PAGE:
Critics have been waiting to get truly excited about a Colson Whitehead novel. Most have decided that Sag Harbor is the one—even though it operates on a smaller scale. The Dallas Morning News described the novel as "a love letter not only to the Long Island town and African-American summer enclave but to ‘80s culture and … adolescence and brotherhood." On the surface, this autobiographical novel contains more pastiche than substance; reviewers expecting a strong plot were disappointed. However, the substance lies in the details: the nuanced portrayals of teen life; the attempt to navigate between black and white society; the undercurrents of family, racial, and class tensions; and "the intricate dynamics of friendship and group identity at a particular time and place" (Boston Globe). Benji’s clever, sarcastic voice carries the show. In the end, Sag Harbor may feel like a nostalgic memoir, but critics agreed that’s a good thing.
POTENTIAL SPOILER ALERT!
The Reading Guide below is supplied by the book's publisher, and plot points may be revealed. We recommend that read the book before reading the guide.
1. How does each of Benji’s comrades (Reggie, NP, Randy, Bobby, Marcus, Clive) contribute to the group? What challenges do they face as friends?
2. Explain the differences between Benji’s age group and that of his sister. During these years, why is the disparity between high school and college so acute?
3. Benji comments that “the rock” on the beach near his beach house serves as a racial barrier. White people won’t walk much further past it. What similar examples can you think of that exist today or in your own community? How have racial barriers changed in the last 20 years? How are they still the same?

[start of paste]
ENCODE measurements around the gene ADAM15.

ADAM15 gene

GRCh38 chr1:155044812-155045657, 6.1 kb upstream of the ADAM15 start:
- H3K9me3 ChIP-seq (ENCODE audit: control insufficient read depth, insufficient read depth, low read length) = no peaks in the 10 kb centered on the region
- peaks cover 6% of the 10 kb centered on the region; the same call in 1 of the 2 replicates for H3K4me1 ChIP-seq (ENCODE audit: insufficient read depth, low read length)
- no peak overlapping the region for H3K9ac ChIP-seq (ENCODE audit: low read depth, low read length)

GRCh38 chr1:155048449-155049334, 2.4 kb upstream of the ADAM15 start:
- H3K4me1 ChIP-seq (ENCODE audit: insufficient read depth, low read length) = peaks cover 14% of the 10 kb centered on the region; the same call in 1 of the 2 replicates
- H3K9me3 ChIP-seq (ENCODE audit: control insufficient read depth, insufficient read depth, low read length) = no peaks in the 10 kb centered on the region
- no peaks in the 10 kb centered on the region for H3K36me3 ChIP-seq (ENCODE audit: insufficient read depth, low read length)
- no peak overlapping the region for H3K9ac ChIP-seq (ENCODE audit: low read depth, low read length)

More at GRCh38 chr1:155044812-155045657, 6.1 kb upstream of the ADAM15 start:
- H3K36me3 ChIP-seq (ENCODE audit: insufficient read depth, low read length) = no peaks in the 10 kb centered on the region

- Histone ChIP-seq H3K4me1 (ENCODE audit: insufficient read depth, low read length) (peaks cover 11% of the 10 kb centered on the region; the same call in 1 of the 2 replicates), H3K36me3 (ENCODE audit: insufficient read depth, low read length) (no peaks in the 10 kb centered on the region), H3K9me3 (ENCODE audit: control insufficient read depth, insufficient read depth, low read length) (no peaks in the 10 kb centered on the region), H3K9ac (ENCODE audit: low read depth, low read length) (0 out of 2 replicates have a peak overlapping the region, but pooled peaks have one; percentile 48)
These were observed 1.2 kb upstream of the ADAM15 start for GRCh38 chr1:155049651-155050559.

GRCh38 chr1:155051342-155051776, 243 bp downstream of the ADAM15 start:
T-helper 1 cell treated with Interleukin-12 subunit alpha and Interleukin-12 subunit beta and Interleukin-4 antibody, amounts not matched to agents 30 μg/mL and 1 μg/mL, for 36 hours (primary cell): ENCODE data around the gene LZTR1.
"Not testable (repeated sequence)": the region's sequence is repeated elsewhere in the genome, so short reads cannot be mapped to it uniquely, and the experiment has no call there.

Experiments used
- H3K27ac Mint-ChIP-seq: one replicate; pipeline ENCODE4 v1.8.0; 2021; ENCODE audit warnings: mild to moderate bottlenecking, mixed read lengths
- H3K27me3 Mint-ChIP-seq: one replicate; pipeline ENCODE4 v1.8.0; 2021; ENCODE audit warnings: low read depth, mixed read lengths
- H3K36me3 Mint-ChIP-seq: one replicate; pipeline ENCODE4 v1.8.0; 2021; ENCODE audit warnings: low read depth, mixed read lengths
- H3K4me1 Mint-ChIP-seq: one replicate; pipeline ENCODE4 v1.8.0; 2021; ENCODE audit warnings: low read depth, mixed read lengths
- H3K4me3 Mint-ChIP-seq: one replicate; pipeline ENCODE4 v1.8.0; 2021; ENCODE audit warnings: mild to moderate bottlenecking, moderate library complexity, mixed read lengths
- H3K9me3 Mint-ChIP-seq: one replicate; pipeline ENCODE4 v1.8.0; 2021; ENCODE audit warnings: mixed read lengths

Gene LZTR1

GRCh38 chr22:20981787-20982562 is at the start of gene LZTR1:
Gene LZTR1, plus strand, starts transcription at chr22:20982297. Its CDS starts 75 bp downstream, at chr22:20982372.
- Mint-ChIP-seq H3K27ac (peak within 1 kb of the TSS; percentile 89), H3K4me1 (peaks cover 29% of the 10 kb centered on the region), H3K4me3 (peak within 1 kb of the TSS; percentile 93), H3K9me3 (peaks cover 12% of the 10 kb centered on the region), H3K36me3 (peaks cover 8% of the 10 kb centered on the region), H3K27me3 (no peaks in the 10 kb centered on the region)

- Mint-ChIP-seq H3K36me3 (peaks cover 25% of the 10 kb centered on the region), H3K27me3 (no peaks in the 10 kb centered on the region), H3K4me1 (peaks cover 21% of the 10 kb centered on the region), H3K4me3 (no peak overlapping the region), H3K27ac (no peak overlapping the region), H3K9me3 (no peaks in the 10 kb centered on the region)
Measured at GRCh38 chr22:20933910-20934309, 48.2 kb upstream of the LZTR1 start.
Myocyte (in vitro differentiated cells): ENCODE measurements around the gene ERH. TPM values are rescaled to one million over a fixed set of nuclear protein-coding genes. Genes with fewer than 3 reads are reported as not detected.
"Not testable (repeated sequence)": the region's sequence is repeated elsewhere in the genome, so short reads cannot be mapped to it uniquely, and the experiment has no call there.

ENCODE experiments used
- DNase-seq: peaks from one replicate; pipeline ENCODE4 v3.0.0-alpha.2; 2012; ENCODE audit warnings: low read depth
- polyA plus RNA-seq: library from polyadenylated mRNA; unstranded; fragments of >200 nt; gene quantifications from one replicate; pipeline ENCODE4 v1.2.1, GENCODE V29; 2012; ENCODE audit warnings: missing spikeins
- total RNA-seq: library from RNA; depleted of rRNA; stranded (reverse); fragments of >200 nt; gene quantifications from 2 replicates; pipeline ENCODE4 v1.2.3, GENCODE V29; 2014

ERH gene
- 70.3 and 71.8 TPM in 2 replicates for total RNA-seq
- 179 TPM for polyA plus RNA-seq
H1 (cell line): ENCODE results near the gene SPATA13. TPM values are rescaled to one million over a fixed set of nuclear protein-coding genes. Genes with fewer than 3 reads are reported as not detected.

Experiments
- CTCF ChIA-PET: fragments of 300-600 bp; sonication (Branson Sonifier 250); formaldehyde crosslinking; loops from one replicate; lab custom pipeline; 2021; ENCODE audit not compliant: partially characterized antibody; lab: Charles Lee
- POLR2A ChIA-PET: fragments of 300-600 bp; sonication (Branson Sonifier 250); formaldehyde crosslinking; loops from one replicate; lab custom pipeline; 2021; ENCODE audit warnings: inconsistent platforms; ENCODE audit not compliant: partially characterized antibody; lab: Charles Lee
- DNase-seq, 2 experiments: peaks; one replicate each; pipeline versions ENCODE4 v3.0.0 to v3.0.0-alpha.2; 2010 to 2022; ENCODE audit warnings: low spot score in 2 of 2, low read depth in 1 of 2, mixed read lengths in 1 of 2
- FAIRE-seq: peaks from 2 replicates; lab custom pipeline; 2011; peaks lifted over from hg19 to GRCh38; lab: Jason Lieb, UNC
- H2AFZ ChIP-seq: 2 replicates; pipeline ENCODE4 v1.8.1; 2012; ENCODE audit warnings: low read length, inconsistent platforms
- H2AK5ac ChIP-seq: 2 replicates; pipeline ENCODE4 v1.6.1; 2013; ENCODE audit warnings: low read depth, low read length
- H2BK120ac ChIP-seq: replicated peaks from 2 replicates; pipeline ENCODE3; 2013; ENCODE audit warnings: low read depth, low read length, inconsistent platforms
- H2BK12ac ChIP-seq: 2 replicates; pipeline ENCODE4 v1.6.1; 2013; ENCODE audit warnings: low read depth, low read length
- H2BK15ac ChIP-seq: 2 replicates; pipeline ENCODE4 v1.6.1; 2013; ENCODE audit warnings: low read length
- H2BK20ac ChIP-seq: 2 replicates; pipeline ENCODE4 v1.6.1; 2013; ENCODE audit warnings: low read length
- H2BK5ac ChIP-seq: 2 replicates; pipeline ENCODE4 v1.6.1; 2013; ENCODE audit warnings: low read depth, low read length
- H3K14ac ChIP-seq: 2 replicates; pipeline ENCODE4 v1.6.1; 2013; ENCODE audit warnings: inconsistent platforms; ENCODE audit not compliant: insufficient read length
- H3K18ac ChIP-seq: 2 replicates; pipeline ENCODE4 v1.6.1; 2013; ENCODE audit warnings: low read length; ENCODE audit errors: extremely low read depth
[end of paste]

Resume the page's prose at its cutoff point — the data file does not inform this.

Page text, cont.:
4. The emergence of hip-hop is a strong influence in the lives of Benji and his friends. In what ways does music affect their generation? In what ways has music affected your own life?
5. Benji grapples with his identity throughout the novel. At one point he states:
“According to the world we were the definition of a paradox: black boys with beach houses. A paradox to the outside, but it never occurred to us that there was anything strange about it.” (Pg. 57)
How is this community a paradox? How is Benji’s identity shaped by the two worlds he inhabits, both during the school year, and then during the summer season?
6. Benji often refers to the handshake, song, and/or dance he will surely conquer by the “end” of the summer. To what degree is he constantly trying to reinvent himself?
7. What do you think are the characteristics of a typical 1980’s adolescent? How does Benji fit the stereotype? How is he different?
8. Benji clearly realizes toward the end of the summer that what he loves, is perhaps not the girls he pines after, but his beach home and “what he put into it.” He reflects back on a tender moment with his family and the fond memories of being a child. What is it about our childhoods that evoke such special memories within us? Is there a place from your own past that touched your life as Sag Harbor touched Benji?
9. Throughout the novel there looms a hint of darkness behind the relationship between Benji’s father and his family. His father seems to have a violent strain. How does this affect Benji and his family? What is the role of the father in a young man’s coming of age?
10. From Catcher in the Rye to Stand By Me, the coming-of-age novel is a perennial in American literature. What do you think is so appealing and universal about this genre?